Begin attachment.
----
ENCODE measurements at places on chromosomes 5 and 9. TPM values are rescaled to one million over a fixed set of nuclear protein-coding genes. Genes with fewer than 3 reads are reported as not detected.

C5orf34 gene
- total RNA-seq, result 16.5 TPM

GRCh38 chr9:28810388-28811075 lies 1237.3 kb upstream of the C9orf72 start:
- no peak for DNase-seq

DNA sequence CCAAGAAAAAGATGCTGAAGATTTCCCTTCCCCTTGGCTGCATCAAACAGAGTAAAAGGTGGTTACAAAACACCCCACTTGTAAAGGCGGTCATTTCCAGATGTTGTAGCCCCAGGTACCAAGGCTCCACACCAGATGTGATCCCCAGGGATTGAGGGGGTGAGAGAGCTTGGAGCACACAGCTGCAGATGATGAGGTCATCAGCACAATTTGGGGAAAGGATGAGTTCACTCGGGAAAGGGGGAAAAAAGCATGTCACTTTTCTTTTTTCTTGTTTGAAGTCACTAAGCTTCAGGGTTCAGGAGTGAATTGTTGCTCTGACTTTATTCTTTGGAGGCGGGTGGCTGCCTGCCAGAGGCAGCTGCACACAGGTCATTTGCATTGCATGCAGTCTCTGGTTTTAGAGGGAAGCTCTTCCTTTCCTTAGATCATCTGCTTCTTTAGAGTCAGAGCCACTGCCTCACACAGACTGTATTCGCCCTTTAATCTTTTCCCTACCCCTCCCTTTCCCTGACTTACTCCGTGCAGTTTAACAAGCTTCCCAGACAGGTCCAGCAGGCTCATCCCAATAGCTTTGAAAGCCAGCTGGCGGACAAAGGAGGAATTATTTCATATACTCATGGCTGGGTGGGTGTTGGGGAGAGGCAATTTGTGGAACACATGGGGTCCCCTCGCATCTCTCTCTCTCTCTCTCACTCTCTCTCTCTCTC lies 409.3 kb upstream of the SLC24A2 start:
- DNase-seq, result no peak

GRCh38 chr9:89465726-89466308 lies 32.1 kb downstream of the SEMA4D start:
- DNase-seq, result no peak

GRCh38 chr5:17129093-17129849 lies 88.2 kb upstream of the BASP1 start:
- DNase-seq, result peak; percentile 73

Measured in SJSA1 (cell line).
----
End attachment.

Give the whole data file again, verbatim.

ENCODE measurements at places on chromosomes 5 and 9. TPM values are rescaled to one million over a fixed set of nuclear protein-coding genes. Genes with fewer than 3 reads are reported as not detected.

C5orf34 gene
- total RNA-seq, result 16.5 TPM

GRCh38 chr9:28810388-28811075 lies 1237.3 kb upstream of the C9orf72 start:
- no peak for DNase-seq

DNA sequence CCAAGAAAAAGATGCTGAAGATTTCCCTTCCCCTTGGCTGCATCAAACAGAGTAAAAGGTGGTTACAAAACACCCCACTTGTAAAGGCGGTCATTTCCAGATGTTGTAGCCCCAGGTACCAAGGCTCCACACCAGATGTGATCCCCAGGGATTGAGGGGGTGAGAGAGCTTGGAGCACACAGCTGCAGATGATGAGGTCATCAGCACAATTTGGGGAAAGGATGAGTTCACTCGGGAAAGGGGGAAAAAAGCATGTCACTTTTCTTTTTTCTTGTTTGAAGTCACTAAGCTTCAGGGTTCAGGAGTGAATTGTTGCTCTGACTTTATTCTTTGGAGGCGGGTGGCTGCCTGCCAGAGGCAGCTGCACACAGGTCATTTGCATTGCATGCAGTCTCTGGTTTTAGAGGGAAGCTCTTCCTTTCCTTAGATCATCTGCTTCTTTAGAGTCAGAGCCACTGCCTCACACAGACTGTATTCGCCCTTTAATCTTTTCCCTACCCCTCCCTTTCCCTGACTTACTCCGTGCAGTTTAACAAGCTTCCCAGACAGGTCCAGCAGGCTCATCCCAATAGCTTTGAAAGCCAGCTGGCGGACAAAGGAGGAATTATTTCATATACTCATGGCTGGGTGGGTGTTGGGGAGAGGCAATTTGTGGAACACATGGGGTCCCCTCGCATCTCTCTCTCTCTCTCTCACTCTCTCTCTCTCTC lies 409.3 kb upstream of the SLC24A2 start:
- DNase-seq, result no peak

GRCh38 chr9:89465726-89466308 lies 32.1 kb downstream of the SEMA4D start:
- DNase-seq, result no peak

GRCh38 chr5:17129093-17129849 lies 88.2 kb upstream of the BASP1 start:
- DNase-seq, result peak; percentile 73

Measured in SJSA1 (cell line).